ERISA’s Saving Clause “saves”from preemption those state laws which “regulate insurance”.[5] Or, in other words, if a state law “regulates insurance”, the plan will not preempt that state law. It is important to remember that a fully-insured ERISA plan does not want a state law to be “saved” from preemption, because if it is “saved”, the state law will apply to reduce or eliminate the plan’s subrogation interest.

Finally, ERISA’s Deemer Clause prevents states from "opting out" of Federal preemption of employee benefit law by "deeming" self-funded plans to be subject to the state law for purposes of the Saving Clause.[6] The Deemer Clause therefore creates a distinction between self-funded and fully-insured ERISA plans and establishes that States cannot “deem” a self-funded ERISA plan an insurance company and thus, regulate it.

Now that we know that the Saving Clause “saves” from preemption those state laws which “regulate insurance”, how do we know which laws “regulate insurance”? In Pilot Life Ins. Co. v. Dedeaux, the U.S. Supreme Court adopted a two‑prong test to determine whether a state law "regulates insurance", and is therefore saved from ERISA preemption.[7] The first‑prong of the test is to take a "common sense view" of the language of the saving clause itself. The second‑prong makes use of case law interpreting the phrase "business of insurance" under the McCarran‑Ferguson Act,15 U.S.C. § 1011, et seq., in interpreting the saving clause. Three criteria have been used to determine whether a practice falls under the "business of insurance":

(1) whether the practice has the effect of transferring or spreading a policyholder's risk;

(2) whether the practice is an integral part of the policy relationship between the insurer and the insured; and

(3) whether the practice is limited to entities within the insurance industry.

In order for a state law to be deemed a "law which regulates insurance", and for it to be saved from preemption under ERISA, that law must be specifically directed toward entities engaged in insurance and it must substantially affect the risk pooling arrangement between an insurer and its insured.[8] In particular, ERISA's saving clause does not require that state law regulate "insurance companies" or even "the business of insurance", in order to save state law from preemption. It needs only to be a "law . . . which regulates insurance."[9]

In practical terms, whether a state law “regulates insurance” varies from law to law, and state to state. The following are some examples of decisions with respect to whether a particular state law “regulates insurance”. In FMC Corp. v. Holliday[10], a Pennsylvania anti-subrogation statute was held to regulate insurance. The court determined that a law that merely impacts the insurance industry will not be saved, but a law that is “aimed at” the insurance industry, will be.[11]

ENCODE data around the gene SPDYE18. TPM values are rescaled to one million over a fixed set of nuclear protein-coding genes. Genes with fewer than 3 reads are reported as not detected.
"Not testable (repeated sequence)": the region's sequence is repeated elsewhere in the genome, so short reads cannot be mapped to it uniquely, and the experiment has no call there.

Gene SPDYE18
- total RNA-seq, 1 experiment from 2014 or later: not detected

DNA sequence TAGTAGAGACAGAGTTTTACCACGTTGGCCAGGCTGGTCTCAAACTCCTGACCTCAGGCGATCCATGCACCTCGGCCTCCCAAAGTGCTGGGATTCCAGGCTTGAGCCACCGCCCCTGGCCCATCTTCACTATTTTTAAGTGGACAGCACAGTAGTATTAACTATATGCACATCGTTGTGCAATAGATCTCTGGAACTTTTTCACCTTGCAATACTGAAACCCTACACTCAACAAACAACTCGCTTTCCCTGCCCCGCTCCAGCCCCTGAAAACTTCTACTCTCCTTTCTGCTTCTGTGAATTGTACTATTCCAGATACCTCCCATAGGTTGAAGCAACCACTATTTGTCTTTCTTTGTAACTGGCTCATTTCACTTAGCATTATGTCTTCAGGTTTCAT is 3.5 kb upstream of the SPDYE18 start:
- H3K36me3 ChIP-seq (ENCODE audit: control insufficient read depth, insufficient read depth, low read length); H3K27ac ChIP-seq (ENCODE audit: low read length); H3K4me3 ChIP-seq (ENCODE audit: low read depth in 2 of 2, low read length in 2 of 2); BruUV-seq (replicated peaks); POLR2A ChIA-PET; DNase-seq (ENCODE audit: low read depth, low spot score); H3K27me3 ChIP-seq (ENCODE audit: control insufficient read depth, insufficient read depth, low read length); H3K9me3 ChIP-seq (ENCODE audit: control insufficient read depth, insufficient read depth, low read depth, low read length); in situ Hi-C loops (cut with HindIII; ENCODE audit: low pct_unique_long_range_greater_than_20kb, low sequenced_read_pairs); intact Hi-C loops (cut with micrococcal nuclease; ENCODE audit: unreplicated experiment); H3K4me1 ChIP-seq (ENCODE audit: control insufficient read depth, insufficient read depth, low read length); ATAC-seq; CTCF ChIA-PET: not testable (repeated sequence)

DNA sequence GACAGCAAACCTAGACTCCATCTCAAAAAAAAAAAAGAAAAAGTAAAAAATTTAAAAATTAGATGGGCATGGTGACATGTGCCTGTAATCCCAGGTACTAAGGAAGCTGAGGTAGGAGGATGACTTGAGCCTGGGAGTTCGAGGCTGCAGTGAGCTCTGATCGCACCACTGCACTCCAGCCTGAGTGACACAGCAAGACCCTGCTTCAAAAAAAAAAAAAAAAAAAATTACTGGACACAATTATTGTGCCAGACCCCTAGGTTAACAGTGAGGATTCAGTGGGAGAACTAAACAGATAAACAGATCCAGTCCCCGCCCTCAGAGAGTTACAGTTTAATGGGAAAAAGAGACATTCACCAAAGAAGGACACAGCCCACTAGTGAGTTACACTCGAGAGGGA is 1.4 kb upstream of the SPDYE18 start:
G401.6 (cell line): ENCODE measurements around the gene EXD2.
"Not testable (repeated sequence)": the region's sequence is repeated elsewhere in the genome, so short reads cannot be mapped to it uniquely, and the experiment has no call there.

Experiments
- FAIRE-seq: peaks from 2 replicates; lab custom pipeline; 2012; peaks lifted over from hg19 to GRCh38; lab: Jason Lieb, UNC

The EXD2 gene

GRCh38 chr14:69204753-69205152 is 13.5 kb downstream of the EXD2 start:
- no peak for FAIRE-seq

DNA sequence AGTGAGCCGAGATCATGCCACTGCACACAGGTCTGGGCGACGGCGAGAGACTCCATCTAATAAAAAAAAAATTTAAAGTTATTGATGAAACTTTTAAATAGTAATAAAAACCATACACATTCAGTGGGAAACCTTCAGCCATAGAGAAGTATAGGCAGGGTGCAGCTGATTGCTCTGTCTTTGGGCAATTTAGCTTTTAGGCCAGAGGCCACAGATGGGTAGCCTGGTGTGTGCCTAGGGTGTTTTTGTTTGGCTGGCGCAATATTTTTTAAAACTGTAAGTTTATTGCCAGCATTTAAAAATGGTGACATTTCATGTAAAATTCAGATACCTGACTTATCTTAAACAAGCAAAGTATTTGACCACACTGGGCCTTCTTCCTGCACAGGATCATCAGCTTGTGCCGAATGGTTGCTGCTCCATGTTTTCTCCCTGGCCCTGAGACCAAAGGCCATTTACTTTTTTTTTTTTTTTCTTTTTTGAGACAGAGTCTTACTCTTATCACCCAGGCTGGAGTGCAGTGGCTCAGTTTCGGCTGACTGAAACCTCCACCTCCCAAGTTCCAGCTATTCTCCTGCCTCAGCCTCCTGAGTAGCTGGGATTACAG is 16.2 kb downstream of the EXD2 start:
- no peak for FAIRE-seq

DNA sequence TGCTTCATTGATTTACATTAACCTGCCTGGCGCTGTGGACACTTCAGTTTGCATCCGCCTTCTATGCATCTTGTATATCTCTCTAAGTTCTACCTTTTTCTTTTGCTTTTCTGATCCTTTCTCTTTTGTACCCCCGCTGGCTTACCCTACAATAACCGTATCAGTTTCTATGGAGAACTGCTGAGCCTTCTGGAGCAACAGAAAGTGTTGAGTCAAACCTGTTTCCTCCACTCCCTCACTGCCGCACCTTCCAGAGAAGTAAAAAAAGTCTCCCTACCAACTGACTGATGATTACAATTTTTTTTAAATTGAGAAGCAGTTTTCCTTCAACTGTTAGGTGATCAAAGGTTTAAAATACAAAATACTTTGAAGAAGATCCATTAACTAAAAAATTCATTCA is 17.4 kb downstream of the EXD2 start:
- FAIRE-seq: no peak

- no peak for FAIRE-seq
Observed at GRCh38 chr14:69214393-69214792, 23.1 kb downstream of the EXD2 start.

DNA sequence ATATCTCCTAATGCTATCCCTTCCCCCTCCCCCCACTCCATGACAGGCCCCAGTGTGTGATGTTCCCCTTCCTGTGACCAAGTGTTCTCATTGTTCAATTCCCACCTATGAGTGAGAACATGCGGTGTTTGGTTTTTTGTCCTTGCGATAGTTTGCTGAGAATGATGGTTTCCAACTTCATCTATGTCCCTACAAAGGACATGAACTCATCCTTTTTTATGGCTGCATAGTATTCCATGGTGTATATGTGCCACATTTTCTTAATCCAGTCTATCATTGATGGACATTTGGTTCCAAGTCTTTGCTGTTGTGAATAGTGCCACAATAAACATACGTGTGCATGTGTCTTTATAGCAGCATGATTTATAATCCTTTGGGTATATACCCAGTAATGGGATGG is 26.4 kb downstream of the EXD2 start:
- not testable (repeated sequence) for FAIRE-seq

The 11th Circuit has interpreted FMC Corp. to stand for the proposition that subrogation laws are a “regulation of insurance”.[12] In Wisconsin, the made whole doctrine has been held to “regulate insurance”.[13] On the other hand, the 8th Circuit has held that common law rules with regard to subrogation were not the type of state insurance regulations intended to survive the broad scope of ERISA preemption, and were not saved as “regulating insurance”.[14] A Federal Court within the 6th Circuit has held that Tennessee’s common law of subrogation, including its made whole doctrine, was preempted by ERISA because this common law was not limited to the insurance industry, and was a law of general application.[15] Therefore, it did not regulate insurance”. That same Federal Court within the 6th Circuit has held that Tennessee’s common law “common fund doctrine”, however, did regulate insurance and was saved from preemption.[16]

The Supreme Court of Alabama has held that the right of subrogation exists only after the insured has been “made whole”. However, this law of subrogation was held by a federal court within the 11th Circuit not to “regulate insurance”, because it did not solely apply to entities within the insurance industry.[17] The Louisiana Supreme Court has held that Louisiana’s law on subrogation does not transfer or spread a policyholder’s risk, even though they can be an integral part of the policy relationship between the insurer and the insured. However, because subrogation law is not limited to entities within the insurance industry, these state laws do not “regulate insurance”, and are not safe from ERISA preemption.[18][19]

New Jersey’s collateral source rule[20] contains anti-subrogation provisions which the 3rd Circuit recently held were “not specifically directed toward the insurance industry”, and therefore, was not saved from preemption by the saving clause of ERISA.[21] In addition, the 4th Circuit has held that the subrogation provision of Maryland’s HMO Act was saved from preemption as a legitimate state regulation of insurance.[22] A federal court in Arkansas cited the 8th Circuit Baxter decision, and held that Arkansas’ made whole rule did not regulate the insurance industry directly.[23] Indiana’s common fund doctrine[24] was held to “regulate insurance” and was saved from preemption.[25] On the other hand, Indiana’s lien reduction statute[26] was held not to be saved from preemption because it did not “refer to” ERISA plans.[27]